Smart contract based parimutuel quiz game.
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Premise of the Game

What Does Nadia Think?™ was made to challenge people's perceptions in a familiar multiple choice quiz format. You can't simply search for the answers, you have to understand the mind of the person giving them. This is much more useful socially than just being a boffin who can spout off random facts they memorized.

Not every single idea or service should be put on a blockchain. With the power of the Ethereum EVM, the game is able to harness and highlight the strength of smart contracts. Real time games don't mesh well with the asynchronous nature of blockchain technologies. What Does Nadia Think?™ takes advantage of decentralization to split proceeds without a broker, intermediary, or house getting involved in payments. Due to the politically incorrect nature of the content, this is a big deal. There is no possibility for a payments provider to block, steal, or delay payments because they disagree with the content being delivered. The game seeks to highlight freedom of speech.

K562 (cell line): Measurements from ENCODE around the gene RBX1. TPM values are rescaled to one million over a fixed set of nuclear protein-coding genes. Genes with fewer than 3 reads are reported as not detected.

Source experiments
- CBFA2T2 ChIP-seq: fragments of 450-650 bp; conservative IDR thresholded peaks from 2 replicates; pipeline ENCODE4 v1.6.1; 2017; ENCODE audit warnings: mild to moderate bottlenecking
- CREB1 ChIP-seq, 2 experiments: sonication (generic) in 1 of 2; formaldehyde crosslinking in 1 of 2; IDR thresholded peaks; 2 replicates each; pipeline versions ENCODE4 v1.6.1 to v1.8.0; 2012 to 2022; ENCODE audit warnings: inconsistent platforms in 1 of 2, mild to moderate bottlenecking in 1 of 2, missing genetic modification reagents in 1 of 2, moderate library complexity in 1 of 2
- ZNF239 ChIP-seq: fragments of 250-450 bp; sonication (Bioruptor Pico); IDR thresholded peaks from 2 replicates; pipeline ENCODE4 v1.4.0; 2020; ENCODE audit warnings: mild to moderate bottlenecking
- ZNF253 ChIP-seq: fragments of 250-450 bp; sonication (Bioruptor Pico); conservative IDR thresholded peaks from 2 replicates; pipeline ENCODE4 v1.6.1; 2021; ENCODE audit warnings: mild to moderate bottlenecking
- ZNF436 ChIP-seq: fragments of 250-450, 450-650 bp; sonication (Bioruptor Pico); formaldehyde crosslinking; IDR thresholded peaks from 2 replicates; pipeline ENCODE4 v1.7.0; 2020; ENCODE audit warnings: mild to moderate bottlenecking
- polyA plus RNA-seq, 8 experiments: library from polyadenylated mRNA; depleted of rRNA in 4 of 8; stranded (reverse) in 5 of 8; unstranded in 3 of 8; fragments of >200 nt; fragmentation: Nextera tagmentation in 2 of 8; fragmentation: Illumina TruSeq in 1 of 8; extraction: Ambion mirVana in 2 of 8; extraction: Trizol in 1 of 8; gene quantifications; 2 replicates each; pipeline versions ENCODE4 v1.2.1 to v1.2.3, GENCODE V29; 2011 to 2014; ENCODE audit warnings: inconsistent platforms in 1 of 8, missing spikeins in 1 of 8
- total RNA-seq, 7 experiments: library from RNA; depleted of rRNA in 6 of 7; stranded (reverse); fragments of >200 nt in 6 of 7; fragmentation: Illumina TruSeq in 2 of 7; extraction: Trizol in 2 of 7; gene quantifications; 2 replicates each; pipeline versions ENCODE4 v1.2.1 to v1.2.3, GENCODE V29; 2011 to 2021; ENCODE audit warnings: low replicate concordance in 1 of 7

You Need a Web 3.0 Enabled Browser

The What Does Nadia Think?™ platform requires a Web 3.0 enabled browser. You can enable Web 3.0 support on Chrome, Firefox, or Brave Browser with the MetaMask extension, or you may use standalone browsers like Mist and Parity. You can also use the Cipher iOS app to play on your iPhone.

Think of Web 3.0 as having decentralized Facebook account where you can login to every site with, and where you always decide what data you share with other people. MetaMask now has Trezor hardware wallet support, which means that it is possible to keep your Ether safe, even if your computer has every trojan in the world on it. It's like an RSA token you got for your bank account, but far more secure.

You Need Ether

If you don't have Ether, then you are out of luck, because you need to use all decentralized applications, or Dapps. Ether is the currency that allows smart contracts to exist immutably. You pay miners gas with each transaction to guarantee the integrity of the network, and you use Ether to buy things, or better yet, play stupid games like What Does Nadia Think?™.